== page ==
There’s a lot to be said for momentum. But deciding between momentum and hype can be tricky.
Kentucky’s basketball team would seem to have momentum. Hillary Clinton would like us to believe she has it, a strategy that didn’t quite work out for her eight years ago.
The biennial political circus on display in Carson City is knee deep in people trying to convince the state they have the slippery mantle of momentum.
It starts, of course, with Gov. Brian Sandoval who brought a cadre of former governors and experts to support him when he presented his record-setting tax increase plan. An alphabet soup of business organizations staged a mass display to create the illusion of unity behind the plan. Sen. Michael Roberson (R-Henderson) has been trying to speed up the bandwagon’s roll by promising to have a bill passed through the Senate by the end of March, although he’s now revised that to early April.
Either way, all the theatrics are geared to making it appear the governor’s plan is the anointed one. The implication: Wavering Assembly members had better get aboard before it’s too late.
But a quick look around shows some potentially serious impediments.
For one, there’s Assemblywoman Michele Fiore (R-Las Vegas), who says she has the votes to kill any tax increase. That leaves us to ponder a) whether she can count; b) if she too is trying to create momentum to sway wavering votes; and c) what her political legacy would be as the tax slayer who sunk education reform.
Then there’s the odd case of John Hambrick. The Las Vegas Republican won a messy intraparty fight to become Assembly speaker, a win he may regret soon if he doesn’t already. His moderate stance on even discussing the possibility of a tax increase made him the target of a recall. Now he’s one of three Assembly leaders to offer an alternative to the Republican governor’s plan. In some states, that would be tantamount to treason.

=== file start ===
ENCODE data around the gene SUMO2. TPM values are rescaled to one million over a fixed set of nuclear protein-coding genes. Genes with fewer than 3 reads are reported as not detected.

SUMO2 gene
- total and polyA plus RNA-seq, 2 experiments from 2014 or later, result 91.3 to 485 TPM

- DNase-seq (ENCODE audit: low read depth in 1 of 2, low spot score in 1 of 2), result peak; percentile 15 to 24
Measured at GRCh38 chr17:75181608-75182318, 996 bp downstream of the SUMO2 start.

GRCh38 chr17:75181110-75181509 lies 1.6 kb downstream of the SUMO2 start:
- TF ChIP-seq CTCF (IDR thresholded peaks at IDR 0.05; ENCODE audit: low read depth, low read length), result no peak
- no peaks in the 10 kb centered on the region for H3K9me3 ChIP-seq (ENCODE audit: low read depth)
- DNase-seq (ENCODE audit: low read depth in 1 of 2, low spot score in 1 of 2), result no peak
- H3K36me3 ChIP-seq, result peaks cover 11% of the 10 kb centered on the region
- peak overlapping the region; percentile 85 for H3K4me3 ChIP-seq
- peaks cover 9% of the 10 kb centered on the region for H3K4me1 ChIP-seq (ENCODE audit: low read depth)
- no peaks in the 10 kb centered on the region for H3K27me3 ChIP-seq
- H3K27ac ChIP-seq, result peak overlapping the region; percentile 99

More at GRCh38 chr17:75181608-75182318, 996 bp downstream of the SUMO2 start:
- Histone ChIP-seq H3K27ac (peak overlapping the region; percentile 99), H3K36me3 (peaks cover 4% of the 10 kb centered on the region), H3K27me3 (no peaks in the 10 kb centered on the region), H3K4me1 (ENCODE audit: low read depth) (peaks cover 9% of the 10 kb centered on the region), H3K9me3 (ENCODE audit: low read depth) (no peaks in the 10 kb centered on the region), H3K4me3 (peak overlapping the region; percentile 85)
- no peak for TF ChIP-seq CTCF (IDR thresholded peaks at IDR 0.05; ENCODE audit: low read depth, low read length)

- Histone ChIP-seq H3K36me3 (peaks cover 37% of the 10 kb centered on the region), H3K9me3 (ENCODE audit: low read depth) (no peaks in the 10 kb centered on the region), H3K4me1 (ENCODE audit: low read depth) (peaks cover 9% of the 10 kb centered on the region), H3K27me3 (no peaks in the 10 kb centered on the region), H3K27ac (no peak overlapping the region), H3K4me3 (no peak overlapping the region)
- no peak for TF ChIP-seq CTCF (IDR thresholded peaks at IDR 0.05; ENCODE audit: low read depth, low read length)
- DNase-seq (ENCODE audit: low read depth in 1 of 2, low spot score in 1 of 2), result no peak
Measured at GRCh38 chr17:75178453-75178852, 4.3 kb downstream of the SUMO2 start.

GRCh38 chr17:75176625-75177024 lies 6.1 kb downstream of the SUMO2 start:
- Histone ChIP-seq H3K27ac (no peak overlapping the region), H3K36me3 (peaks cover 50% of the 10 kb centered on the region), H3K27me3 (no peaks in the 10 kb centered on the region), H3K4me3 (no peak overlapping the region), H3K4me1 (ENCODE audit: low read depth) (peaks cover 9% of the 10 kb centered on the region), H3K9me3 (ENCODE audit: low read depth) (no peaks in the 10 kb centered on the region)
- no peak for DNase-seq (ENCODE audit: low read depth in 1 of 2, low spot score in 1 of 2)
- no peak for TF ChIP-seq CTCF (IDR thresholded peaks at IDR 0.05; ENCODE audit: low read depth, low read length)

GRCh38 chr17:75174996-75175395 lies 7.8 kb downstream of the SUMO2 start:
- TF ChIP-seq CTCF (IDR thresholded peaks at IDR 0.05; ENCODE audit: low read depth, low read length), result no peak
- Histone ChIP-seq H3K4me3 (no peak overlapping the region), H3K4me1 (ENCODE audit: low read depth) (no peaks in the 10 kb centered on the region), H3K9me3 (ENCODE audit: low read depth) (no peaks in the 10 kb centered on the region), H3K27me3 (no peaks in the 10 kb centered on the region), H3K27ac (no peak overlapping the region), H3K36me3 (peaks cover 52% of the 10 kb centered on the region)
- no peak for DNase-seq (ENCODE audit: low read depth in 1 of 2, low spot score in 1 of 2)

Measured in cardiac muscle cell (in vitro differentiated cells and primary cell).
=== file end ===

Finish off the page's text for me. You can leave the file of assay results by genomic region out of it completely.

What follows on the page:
The alternative plan recognizes the howl about Sandoval’s plan to double business license fees on the smallest businesses and instead boosts the modified business tax from 1.17 to 1.56 percent. It also recognizes that one of the recurring problems is that too few businesses are paying anything. By lowering the threshold on the modified business tax to those with more than $200,000 a year in payroll, it asks more mid-sized businesses to pay their share.
Clearly a lot of thought went into both the political and mathematic balancing of this rival plan. It’s the product of good thoughtful men trying to do the right thing. These are three Southern Nevadans going out on a limb in their first and perhaps their only run as leaders of the majority party. They are daring to improve on the massive $1.1 billion tax increase proposed by the popular governor by offering a plan that would raise $62 million more than Sandoval asked.
Now, we haven’t even gotten to the real fun of carving up this vast new pot of gold, but Southern Nevada REALLY wants the proposed UNLV Medical School. It’s seen as an economic engine as well as the solution to another perceived weakness in Las Vegas’ appeal – lagging health care. Sandoval’s plan calls for $9 million for the med school; UNLV asked for $27 million. Perhaps having some spare change leftover might bridge the divide.
These three have no momentum today but they occupy an interesting piece of political real estate – directly between the Sandoval bandwagon and those who would derail it in the name of conservative orthodoxy and adjacent to the wish list of minority Democrats, whose votes will be crucial to any successful resolution.
Location. Location. Location.
Is it enough to top momentum?
It’s going to be fun watching these next few weeks. Now if the sports books could take bets on the outcome, we could keep March Madness alive into June.